Physical Map Construction and Physical Characterization of Channel Catfish Genome
Type of DegreeDissertation
Fisheries and Allied Aquacultures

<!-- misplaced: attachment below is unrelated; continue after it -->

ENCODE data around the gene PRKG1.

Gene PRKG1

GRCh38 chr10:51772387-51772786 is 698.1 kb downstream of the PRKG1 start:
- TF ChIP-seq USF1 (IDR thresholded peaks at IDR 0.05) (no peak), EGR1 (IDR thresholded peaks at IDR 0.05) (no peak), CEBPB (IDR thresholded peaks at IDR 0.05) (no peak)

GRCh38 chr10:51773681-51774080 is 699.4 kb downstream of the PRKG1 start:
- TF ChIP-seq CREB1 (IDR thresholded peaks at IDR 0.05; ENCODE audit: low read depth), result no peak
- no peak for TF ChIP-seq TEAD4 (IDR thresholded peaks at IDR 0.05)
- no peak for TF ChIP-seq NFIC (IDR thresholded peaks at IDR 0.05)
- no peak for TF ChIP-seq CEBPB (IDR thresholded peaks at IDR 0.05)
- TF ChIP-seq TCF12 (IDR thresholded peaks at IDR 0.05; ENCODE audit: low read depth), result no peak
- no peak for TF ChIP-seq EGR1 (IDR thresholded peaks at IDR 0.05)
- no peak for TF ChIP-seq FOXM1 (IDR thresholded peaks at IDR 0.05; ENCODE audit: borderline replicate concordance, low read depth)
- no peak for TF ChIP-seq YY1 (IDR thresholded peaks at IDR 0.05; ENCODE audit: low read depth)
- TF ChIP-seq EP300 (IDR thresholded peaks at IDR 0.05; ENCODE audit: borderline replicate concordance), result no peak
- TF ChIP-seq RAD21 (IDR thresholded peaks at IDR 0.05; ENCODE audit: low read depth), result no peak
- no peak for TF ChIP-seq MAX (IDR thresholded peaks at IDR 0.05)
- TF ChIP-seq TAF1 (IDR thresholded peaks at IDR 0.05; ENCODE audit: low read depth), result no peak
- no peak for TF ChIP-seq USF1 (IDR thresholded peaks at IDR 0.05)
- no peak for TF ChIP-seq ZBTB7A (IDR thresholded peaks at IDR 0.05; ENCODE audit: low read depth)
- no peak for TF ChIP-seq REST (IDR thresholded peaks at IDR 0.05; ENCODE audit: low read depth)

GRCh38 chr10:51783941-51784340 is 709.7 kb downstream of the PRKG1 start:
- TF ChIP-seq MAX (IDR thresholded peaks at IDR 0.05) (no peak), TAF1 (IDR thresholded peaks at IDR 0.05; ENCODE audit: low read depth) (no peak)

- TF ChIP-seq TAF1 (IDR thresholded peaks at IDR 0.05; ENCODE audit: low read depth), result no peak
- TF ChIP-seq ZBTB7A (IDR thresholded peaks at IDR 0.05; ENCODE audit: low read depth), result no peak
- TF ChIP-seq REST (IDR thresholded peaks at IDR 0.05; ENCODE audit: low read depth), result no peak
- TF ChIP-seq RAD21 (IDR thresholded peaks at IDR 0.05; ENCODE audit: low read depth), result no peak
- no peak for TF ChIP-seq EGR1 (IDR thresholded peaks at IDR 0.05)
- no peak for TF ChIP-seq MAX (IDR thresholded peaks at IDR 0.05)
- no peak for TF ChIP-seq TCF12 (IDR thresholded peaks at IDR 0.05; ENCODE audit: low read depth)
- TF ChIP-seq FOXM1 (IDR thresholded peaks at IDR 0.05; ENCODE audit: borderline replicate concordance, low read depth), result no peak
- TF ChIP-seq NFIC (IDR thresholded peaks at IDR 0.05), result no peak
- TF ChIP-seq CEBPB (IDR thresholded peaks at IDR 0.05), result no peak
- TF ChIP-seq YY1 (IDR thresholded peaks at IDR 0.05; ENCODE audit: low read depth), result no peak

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Catfish is the major aquaculture species in the United States. To enhance genome studies involving linkage mapping, comparative mapping and linkage map and physical map integration, over 20,000 Bacterial Artificial Chromosome (BAC) end sequences were generated and a BAC-based physical map of the channel catfish (Ictalurus punctatus Rafinesque) genome was constructed using four color fluorescence-based fingerprinting. A total of 25,195 BAC ends were sequenced, generating 20,366 clean BAC end sequences (BES) with an average reading length of 557 bp. The total reading length of 11,414,601 bp represented approximately 1.2% of the catfish genome. Based on this survey, the catfish genome was found to be highly AT-rich with 60.7% A/T. Approximately 12% of the catfish genome consisted of dispersed repetitive elements with the TC1 transposons making up the largest percentage by base pair (4.57%). Microsatellites were detected in 17.5% of BAC end sequences, providing valuable resources for marker development and map integration. BAC end sequences were anchored to the zebrafish and Tetraodon genome by Basic Local Alignment Search Tool (BLAST) search, revealing 16% and 8.2% significant hits (E < e-5), respectively. The mate-paired BAC end sequences were used to compare with zebrafish and Tetraodon genome and identified 23 conserved syntenies. A total of 40,416 BAC clones were fingerprinted, generating 34,580 (84.3% success rate, 5.6X genome coverage) validated fingerprints for the FPC (Fingerprinted Contig) assembly. A total of 3,307 contigs were assembled using a cutoff value of 1e-20 and size deviation tolerance of 0.4 bp. Each contig contained an average of 9.25 clones, with an average size of 292 kb. The combined contig size for all contigs represents approximately 1X genome size of the channel catfish. The accuracy of the contig assembly was assessed by hybridizations on BAC library high-density filters using overgo probes from a set of genes, followed by determination of positive clones in comparison with their locations in the assembly. The constructed physical map should provide an important and powerful tool for genomic studies in catfish, including comparative mapping among various fish species.